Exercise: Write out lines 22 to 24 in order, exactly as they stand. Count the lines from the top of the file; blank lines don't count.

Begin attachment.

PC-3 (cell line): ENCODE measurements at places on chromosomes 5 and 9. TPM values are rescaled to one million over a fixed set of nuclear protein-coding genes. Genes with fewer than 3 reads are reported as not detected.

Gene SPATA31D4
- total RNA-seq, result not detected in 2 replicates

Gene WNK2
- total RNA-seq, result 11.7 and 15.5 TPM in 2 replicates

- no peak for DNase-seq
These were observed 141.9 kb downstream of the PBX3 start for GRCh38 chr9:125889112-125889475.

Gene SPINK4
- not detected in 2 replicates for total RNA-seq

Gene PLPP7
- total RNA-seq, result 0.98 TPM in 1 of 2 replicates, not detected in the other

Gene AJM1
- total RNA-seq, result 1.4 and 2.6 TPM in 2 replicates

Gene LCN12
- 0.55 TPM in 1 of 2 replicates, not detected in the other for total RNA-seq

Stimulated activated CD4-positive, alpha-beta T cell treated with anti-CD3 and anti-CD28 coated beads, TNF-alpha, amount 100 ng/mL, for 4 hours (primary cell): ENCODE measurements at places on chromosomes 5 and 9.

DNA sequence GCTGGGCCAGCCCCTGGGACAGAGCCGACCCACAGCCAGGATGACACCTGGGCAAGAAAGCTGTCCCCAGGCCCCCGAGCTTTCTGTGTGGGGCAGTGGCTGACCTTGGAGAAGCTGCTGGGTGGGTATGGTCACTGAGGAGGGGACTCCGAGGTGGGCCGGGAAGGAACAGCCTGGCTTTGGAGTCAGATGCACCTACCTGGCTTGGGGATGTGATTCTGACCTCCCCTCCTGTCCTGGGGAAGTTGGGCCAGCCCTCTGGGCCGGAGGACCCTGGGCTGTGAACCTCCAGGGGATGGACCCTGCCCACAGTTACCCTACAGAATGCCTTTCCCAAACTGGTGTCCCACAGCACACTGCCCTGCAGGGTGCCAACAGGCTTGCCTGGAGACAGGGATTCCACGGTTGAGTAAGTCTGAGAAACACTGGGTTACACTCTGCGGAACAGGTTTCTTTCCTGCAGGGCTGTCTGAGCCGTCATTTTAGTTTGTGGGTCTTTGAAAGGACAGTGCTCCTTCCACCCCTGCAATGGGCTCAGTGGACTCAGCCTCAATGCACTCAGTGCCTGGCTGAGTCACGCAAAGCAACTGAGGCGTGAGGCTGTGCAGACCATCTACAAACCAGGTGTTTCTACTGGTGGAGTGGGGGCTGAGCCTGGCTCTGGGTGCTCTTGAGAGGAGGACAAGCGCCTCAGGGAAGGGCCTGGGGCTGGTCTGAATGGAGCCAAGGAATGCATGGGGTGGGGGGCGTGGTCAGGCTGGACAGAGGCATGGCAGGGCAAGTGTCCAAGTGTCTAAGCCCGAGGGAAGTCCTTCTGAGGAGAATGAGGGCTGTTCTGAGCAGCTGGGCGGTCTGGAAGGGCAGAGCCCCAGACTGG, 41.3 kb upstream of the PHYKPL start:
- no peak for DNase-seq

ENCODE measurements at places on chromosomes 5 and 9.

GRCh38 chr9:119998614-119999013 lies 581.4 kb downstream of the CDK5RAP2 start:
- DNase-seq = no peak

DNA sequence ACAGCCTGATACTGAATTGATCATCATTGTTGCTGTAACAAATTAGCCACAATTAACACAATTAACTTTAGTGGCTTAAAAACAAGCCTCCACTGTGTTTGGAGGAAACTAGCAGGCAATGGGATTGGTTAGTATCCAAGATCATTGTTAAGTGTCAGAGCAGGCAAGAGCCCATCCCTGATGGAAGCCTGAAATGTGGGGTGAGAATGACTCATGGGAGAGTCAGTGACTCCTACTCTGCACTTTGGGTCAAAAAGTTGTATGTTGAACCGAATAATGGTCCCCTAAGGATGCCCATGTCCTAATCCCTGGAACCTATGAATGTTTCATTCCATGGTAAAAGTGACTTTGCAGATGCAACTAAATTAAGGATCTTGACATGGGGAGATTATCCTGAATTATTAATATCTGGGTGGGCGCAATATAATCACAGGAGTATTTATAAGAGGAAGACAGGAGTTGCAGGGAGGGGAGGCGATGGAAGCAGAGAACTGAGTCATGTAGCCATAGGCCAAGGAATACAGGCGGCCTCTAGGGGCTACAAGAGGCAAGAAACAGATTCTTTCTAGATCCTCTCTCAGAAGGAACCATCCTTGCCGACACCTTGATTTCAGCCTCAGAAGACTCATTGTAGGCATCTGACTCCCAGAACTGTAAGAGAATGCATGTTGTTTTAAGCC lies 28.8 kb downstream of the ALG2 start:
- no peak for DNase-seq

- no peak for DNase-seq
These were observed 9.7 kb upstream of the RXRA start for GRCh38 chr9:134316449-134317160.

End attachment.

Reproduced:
DNA sequence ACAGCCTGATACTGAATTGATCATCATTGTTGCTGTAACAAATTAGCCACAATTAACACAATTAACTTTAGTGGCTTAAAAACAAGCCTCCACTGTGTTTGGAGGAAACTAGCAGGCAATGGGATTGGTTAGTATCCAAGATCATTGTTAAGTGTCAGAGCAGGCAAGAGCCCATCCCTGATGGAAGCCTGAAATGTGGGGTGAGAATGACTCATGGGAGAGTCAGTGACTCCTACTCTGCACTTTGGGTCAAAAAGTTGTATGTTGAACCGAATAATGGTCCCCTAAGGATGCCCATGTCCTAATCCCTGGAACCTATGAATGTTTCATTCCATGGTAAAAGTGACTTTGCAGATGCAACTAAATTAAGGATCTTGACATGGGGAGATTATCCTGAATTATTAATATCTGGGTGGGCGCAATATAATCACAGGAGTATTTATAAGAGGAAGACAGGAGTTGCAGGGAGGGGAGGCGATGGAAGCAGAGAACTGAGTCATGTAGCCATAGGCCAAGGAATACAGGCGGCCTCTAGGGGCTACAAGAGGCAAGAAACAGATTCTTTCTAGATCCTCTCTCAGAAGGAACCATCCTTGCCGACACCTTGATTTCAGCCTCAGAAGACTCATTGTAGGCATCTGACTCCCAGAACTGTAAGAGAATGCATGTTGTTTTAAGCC lies 28.8 kb downstream of the ALG2 start:
- no peak for DNase-seq

- no peak for DNase-seq